Jester: Where have you been the last two years since the release of Phantoms. You seemed to have disappeared off the earth musically speaking.
Peter: I had a calling from a higher source. I'm not really certain what exactly happened. Every thing in my life changed, personally, professionally & musically.
Jester: Why did House of Usher end?
Peter: The city did not want the club any longer. When that happened, we consequently were unable to afford to keep it going. It is simply impossible to make enough money to keep a place like House of Usher going when you have the ability instead to run a club where you can sell illegal narcotics. In other words, our club was too clean compared to other clubs that were beginning to run rampid in the city. Clubs that catered to a scene where sex and drugs were the norm, and thus, the clientelle mostly shitheads who rely on such a place to score their shit. House of Usher refused to cater to such a scene. We were into supporting our scene and as a result we were not deemed marketable...by whom you may wonder? The city, the venue owners, the cops, whomever - corruption runs rampid sometimes.
Jester: And then the Cyberden meet a similar peril?
Peter: The BBS met it's doom, not by the same means, but financially I just ran out of my own money, which was the main source that was keeping CyberDen alive. However, the WEB site is still alive and well on Hallucinet. The demise of the BBS side of things was once again the case of waiting for the music industry to pay it's bills and never receiving any money. It was costing me way too much to support on my own. All of the labels wanted to support me in every way except financially, which was the most important method of support when it comes to keeping The CyberDen alive. I ended up burying myself slowly for something that no one ever wanted to pay for, so I took it off line.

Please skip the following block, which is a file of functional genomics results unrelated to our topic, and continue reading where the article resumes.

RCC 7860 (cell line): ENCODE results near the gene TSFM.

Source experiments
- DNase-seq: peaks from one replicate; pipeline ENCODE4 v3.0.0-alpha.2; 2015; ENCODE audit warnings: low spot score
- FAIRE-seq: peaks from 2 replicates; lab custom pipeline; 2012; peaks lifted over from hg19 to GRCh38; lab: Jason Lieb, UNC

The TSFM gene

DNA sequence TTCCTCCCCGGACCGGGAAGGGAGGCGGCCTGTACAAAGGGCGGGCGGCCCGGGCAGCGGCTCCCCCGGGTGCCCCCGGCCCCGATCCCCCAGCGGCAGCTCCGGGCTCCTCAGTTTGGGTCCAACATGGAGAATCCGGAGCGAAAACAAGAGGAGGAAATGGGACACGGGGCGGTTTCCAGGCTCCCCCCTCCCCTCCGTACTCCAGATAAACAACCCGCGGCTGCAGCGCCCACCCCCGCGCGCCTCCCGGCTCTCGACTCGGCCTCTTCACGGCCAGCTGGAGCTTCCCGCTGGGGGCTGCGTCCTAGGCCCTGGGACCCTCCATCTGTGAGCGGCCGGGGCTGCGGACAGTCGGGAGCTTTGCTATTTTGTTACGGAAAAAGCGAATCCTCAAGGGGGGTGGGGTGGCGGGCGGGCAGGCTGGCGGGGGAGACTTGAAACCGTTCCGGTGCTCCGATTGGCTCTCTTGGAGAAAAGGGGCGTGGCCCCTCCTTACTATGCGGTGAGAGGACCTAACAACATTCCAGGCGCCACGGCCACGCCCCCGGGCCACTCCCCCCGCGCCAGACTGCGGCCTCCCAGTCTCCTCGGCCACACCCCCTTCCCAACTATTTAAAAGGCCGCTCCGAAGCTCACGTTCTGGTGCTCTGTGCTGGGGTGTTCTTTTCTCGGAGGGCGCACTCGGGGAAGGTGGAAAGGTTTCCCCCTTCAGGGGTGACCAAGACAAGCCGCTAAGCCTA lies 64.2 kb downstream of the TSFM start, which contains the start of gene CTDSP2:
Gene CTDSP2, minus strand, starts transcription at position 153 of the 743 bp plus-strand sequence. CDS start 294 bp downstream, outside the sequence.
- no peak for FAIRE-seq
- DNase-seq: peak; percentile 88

Jester: Are you still going to release the Digital Wings benefit album?
Peter: As soon as I sell enough copies to finance the pressing of the album. It took all of my fiances just to get back on my feet so I won't have any spare money any time soon. I just went through a major life change and it required a lot of movement, both physically and emotionally. The physical portion took a great deal of money.
Jester: Are you in the process of working on any new musical material?
Peter: I just signed a contract to release another album and EP via 21st Circuitry. I am working on that material now although it will probably be a few months before it is released. There is also a side project that I just finished which included some other people besides myself. The music is more ambient experimental stuff than truly industrial. The album consists of about ninety minutes of material and we are shopping it to various labels to see if anyone is interested in releasing it. As far as Xorcist goes, it will be at least another two to three months before another release is out.
One note, Scorched Blood is to be released sometime in mid November. It's an EP with over 45 minutes of stuff on it, including a hidden track. Check the Xorcist web site (releases) for full track listings and previews of all songs. (Except of course, the hidden track)
Jester: Have you started writing any of the new material yet?
Jester: How does it compare to your older material seeing as there was such a musical contrast between Damned Souls and Phantoms?
Peter: It is moving into a myriad of different directions. The latest track was 'Bad Mojo' which was on the 21st Circuitry Shox compilation which gives a little indication as to the change of styles. I don't really ever know what my music is going to end up like, I just write it and let it happen. It is probably going to be more melodic and less repetitive.